Do you want your neighborhood or city to be a part of Inside|Out in 2016? The Akron Art Museum is currently seeking city representatives, downtown development authorities, and arts organizations from communities interested in being a part of the museum’s popular Inside|Out program to submit an application for 2016! Interested communities are asked to submit an application by Oct. 31. An application does not guarantee a place in next year’s schedule but will help the museum determine locations for 2016. Please fill out an application online or contact Roza Maille, Inside|Out Project Coordinator at rMaille@akronartmuseum.org for more information.

Choice: Contemporary Art from the Akron Art Museum at Transformer Station

By Janice Driesbach, Chief Curator

Presenting selections from the museum’s collection in Choice at the Transformer Station on Cleveland’s West Side has been great fun. Having experienced how artworks engage in different conversations when they are placed differently even within our own galleries, it has been a delight to see how they appear and relate to each other in Transformer’s combined historic and contemporary buildings.

Photo: Courtesy of Transformer Station.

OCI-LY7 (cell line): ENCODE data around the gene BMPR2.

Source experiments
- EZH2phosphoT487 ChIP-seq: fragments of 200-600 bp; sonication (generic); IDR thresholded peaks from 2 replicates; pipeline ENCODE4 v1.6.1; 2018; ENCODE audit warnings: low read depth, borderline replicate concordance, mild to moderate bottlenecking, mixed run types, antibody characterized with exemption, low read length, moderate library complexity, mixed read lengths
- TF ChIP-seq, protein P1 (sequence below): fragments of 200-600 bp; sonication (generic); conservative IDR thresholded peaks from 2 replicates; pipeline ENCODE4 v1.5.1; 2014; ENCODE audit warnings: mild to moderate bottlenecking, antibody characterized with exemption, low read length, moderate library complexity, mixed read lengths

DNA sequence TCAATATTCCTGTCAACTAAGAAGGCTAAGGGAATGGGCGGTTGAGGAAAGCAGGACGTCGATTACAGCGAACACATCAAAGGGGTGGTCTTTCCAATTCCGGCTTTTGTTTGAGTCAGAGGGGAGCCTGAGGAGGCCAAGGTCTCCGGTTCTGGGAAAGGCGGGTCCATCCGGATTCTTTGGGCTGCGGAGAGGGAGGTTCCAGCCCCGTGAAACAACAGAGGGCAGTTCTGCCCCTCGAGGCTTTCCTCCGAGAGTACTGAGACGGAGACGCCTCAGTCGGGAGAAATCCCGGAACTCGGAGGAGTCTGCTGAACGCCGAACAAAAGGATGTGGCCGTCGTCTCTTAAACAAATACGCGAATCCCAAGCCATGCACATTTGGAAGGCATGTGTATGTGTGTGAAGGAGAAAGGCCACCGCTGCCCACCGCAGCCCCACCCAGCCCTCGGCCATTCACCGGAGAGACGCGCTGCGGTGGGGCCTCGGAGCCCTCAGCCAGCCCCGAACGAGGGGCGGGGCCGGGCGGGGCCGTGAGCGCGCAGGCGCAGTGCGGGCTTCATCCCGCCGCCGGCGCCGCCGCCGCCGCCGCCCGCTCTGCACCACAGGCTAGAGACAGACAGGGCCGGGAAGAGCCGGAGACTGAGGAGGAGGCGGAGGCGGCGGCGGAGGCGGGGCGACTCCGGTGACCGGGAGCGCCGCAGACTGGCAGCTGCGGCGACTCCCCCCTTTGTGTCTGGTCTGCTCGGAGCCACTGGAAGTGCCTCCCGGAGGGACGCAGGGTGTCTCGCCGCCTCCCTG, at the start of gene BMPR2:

Installation view: El Anatsui, Dzesi II and Matthew Kolodziej, Good Neighbors, both collection of the Akron Art Museum. Photo: Courtesy of Transformer Station.

Matthew Kolodziej’s Good Neighbors and David Salle’s Poverty Is No Disgrace sing on the walls of the main gallery. These large canvases flank El Anatsui’s Dzesi II, a signature example of the Akron Art Museum’s prescience in collecting artists relatively early in their careers. It has been wonderful to observe how this glittering construction composed of aluminum liquor bottle caps and copper wire has captivated Transformer station volunteers, Cleveland arts leaders and members of our museums at recent events.

Anthony Caro, Veduggio Wash and

Anthony Caro, Veduggio Wash, Hiroshi Sugimoto (8 seascapes), Adam Fuss, From the series My Ghost [large smoke]. All: Collection of the Akron Art Museum. Photo: Courtesy of Transformer Station.